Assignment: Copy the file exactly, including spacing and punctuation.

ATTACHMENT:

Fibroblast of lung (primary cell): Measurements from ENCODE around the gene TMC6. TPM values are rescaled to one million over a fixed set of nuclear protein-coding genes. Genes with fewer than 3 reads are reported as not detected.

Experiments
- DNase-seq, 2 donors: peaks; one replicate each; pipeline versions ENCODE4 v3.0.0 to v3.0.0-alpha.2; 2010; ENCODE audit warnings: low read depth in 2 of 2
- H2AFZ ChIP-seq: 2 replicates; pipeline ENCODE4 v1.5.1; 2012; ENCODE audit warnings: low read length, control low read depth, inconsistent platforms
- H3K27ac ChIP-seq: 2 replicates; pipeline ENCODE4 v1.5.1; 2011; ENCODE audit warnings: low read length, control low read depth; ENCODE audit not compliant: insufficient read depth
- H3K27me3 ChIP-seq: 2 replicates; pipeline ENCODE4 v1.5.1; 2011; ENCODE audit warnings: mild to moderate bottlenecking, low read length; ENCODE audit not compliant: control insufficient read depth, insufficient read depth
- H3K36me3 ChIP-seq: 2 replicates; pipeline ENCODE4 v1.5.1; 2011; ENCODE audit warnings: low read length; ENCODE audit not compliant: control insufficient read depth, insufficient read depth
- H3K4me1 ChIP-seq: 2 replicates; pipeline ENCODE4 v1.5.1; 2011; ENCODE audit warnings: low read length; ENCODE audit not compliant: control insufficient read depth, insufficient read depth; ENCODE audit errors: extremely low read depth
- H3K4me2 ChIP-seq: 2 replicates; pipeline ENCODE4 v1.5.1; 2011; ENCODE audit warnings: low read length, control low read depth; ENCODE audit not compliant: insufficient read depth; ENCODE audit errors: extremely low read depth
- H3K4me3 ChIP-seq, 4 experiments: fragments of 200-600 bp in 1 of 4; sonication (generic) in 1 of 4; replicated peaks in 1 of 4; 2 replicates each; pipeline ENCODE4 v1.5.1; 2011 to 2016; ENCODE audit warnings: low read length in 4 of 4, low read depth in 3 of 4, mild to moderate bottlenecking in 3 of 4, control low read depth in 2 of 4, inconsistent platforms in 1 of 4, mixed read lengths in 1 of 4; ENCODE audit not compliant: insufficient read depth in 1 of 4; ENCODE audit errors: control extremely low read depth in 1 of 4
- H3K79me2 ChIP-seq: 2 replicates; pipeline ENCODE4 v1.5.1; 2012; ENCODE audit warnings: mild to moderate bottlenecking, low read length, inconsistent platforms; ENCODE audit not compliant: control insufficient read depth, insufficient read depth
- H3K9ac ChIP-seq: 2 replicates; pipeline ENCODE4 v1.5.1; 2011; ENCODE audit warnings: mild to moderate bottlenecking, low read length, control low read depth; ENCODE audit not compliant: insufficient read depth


Fibroblast of lung (primary cell): Measurements from ENCODE around the gene TMC6. TPM values are rescaled to one million over a fixed set of nuclear protein-coding genes. Genes with fewer than 3 reads are reported as not detected.

Experiments
- DNase-seq, 2 donors: peaks; one replicate each; pipeline versions ENCODE4 v3.0.0 to v3.0.0-alpha.2; 2010; ENCODE audit warnings: low read depth in 2 of 2
- H2AFZ ChIP-seq: 2 replicates; pipeline ENCODE4 v1.5.1; 2012; ENCODE audit warnings: low read length, control low read depth, inconsistent platforms
- H3K27ac ChIP-seq: 2 replicates; pipeline ENCODE4 v1.5.1; 2011; ENCODE audit warnings: low read length, control low read depth; ENCODE audit not compliant: insufficient read depth
- H3K27me3 ChIP-seq: 2 replicates; pipeline ENCODE4 v1.5.1; 2011; ENCODE audit warnings: mild to moderate bottlenecking, low read length; ENCODE audit not compliant: control insufficient read depth, insufficient read depth
- H3K36me3 ChIP-seq: 2 replicates; pipeline ENCODE4 v1.5.1; 2011; ENCODE audit warnings: low read length; ENCODE audit not compliant: control insufficient read depth, insufficient read depth
- H3K4me1 ChIP-seq: 2 replicates; pipeline ENCODE4 v1.5.1; 2011; ENCODE audit warnings: low read length; ENCODE audit not compliant: control insufficient read depth, insufficient read depth; ENCODE audit errors: extremely low read depth
- H3K4me2 ChIP-seq: 2 replicates; pipeline ENCODE4 v1.5.1; 2011; ENCODE audit warnings: low read length, control low read depth; ENCODE audit not compliant: insufficient read depth; ENCODE audit errors: extremely low read depth
- H3K4me3 ChIP-seq, 4 experiments: fragments of 200-600 bp in 1 of 4; sonication (generic) in 1 of 4; replicated peaks in 1 of 4; 2 replicates each; pipeline ENCODE4 v1.5.1; 2011 to 2016; ENCODE audit warnings: low read length in 4 of 4, low read depth in 3 of 4, mild to moderate bottlenecking in 3 of 4, control low read depth in 2 of 4, inconsistent platforms in 1 of 4, mixed read lengths in 1 of 4; ENCODE audit not compliant: insufficient read depth in 1 of 4; ENCODE audit errors: control extremely low read depth in 1 of 4
- H3K79me2 ChIP-seq: 2 replicates; pipeline ENCODE4 v1.5.1; 2012; ENCODE audit warnings: mild to moderate bottlenecking, low read length, inconsistent platforms; ENCODE audit not compliant: control insufficient read depth, insufficient read depth
- H3K9ac ChIP-seq: 2 replicates; pipeline ENCODE4 v1.5.1; 2011; ENCODE audit warnings: mild to moderate bottlenecking, low read length, control low read depth; ENCODE audit not compliant: insufficient read depth